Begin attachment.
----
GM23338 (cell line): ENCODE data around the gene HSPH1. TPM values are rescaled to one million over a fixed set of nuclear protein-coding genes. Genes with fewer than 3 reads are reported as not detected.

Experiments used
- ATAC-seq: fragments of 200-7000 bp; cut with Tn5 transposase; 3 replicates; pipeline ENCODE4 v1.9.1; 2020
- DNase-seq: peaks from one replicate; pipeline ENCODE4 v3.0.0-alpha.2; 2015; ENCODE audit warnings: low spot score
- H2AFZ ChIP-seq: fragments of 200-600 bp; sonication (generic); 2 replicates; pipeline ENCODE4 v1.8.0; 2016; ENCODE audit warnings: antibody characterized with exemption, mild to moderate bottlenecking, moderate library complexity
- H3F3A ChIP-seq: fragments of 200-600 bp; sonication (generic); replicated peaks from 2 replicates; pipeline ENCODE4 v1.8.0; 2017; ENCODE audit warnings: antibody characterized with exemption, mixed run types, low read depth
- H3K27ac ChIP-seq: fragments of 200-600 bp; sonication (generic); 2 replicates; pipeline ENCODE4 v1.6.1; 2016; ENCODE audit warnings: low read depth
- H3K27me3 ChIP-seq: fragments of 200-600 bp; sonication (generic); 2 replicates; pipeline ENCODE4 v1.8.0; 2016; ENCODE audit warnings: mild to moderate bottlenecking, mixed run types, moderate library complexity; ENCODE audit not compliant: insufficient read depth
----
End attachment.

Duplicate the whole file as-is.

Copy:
GM23338 (cell line): ENCODE data around the gene HSPH1. TPM values are rescaled to one million over a fixed set of nuclear protein-coding genes. Genes with fewer than 3 reads are reported as not detected.

Experiments used
- ATAC-seq: fragments of 200-7000 bp; cut with Tn5 transposase; 3 replicates; pipeline ENCODE4 v1.9.1; 2020
- DNase-seq: peaks from one replicate; pipeline ENCODE4 v3.0.0-alpha.2; 2015; ENCODE audit warnings: low spot score
- H2AFZ ChIP-seq: fragments of 200-600 bp; sonication (generic); 2 replicates; pipeline ENCODE4 v1.8.0; 2016; ENCODE audit warnings: antibody characterized with exemption, mild to moderate bottlenecking, moderate library complexity
- H3F3A ChIP-seq: fragments of 200-600 bp; sonication (generic); replicated peaks from 2 replicates; pipeline ENCODE4 v1.8.0; 2017; ENCODE audit warnings: antibody characterized with exemption, mixed run types, low read depth
- H3K27ac ChIP-seq: fragments of 200-600 bp; sonication (generic); 2 replicates; pipeline ENCODE4 v1.6.1; 2016; ENCODE audit warnings: low read depth
- H3K27me3 ChIP-seq: fragments of 200-600 bp; sonication (generic); 2 replicates; pipeline ENCODE4 v1.8.0; 2016; ENCODE audit warnings: mild to moderate bottlenecking, mixed run types, moderate library complexity; ENCODE audit not compliant: insufficient read depth